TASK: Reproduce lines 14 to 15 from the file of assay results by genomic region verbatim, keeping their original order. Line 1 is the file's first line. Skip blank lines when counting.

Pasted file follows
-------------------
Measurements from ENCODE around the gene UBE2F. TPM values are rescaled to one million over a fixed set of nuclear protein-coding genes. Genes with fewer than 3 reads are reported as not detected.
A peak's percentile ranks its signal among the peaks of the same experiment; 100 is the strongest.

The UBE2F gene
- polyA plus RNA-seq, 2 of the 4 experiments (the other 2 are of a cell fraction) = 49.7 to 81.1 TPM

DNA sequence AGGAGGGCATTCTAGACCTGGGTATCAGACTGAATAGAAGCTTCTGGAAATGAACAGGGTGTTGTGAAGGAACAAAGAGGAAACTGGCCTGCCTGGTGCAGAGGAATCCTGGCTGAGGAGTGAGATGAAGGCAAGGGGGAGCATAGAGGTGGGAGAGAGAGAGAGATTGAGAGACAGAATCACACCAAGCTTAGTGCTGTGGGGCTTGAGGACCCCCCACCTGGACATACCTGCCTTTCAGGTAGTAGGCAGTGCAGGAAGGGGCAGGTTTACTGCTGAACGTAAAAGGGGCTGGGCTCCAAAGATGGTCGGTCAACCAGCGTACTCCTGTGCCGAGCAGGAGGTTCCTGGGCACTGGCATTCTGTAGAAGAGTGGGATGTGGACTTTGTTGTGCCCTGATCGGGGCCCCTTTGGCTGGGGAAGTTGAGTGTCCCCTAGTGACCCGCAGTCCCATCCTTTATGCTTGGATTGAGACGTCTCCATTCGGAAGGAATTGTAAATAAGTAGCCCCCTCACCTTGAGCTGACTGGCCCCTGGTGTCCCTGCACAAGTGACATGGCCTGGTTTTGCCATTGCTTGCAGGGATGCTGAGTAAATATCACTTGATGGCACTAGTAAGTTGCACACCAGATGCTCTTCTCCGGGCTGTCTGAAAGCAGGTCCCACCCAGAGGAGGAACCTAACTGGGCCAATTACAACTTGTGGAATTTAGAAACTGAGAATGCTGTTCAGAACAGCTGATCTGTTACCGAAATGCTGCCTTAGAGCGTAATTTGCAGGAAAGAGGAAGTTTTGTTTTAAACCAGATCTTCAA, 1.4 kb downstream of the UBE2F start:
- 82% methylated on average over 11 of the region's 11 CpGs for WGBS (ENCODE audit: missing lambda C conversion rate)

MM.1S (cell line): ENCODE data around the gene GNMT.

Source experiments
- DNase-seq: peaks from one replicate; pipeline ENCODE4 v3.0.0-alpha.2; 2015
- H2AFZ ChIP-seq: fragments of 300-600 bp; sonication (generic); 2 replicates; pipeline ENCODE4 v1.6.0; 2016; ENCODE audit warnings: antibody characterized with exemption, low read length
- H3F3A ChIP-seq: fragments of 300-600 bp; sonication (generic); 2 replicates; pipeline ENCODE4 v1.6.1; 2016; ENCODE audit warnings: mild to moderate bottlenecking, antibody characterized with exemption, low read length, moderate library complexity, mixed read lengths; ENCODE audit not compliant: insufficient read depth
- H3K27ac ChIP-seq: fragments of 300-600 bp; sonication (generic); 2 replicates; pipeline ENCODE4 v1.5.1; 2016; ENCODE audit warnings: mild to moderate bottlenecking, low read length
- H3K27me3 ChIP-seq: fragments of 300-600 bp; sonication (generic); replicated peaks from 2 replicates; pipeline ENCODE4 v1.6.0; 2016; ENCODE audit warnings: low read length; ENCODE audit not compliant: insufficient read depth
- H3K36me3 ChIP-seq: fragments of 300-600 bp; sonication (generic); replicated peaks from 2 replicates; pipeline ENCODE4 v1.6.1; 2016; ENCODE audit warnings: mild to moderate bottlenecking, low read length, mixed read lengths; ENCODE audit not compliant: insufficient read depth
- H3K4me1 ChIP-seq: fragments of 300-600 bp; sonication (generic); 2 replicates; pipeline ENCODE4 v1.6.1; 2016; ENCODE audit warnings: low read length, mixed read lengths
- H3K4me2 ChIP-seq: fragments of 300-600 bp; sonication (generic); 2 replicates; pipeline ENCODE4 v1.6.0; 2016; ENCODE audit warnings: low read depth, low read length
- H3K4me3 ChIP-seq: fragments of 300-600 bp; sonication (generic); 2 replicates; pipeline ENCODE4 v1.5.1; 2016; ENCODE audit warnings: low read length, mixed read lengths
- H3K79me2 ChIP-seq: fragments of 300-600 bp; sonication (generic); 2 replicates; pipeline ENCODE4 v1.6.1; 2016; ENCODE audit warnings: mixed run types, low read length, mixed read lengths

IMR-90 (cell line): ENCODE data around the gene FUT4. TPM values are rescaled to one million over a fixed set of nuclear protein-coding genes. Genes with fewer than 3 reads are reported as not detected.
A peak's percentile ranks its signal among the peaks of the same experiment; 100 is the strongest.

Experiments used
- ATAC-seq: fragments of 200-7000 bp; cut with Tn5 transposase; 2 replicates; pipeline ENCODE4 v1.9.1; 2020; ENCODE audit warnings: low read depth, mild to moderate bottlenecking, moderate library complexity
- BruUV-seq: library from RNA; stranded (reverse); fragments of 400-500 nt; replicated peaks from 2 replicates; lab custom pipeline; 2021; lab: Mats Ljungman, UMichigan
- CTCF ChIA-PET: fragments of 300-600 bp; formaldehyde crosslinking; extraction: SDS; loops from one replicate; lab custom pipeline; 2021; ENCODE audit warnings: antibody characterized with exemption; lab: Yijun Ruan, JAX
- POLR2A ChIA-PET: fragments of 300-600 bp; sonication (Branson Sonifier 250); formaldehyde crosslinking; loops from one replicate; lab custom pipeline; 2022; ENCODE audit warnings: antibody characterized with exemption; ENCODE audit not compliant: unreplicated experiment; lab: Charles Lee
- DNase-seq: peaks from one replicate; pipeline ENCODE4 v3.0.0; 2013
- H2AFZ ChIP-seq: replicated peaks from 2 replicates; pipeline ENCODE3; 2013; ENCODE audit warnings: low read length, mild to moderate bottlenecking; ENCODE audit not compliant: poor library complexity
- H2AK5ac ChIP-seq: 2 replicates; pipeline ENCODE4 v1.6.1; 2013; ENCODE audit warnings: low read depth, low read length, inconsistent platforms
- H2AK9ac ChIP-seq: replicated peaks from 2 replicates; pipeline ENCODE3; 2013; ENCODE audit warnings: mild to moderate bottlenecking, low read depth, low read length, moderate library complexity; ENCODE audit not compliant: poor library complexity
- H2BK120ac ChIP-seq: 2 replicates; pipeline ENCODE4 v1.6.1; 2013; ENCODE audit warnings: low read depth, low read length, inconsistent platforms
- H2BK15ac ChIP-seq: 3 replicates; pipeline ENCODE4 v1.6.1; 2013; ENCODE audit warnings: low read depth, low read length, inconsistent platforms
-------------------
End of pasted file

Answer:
- H3K36me3 ChIP-seq: fragments of 300-600 bp; sonication (generic); replicated peaks from 2 replicates; pipeline ENCODE4 v1.6.1; 2016; ENCODE audit warnings: mild to moderate bottlenecking, low read length, mixed read lengths; ENCODE audit not compliant: insufficient read depth
- H3K4me1 ChIP-seq: fragments of 300-600 bp; sonication (generic); 2 replicates; pipeline ENCODE4 v1.6.1; 2016; ENCODE audit warnings: low read length, mixed read lengths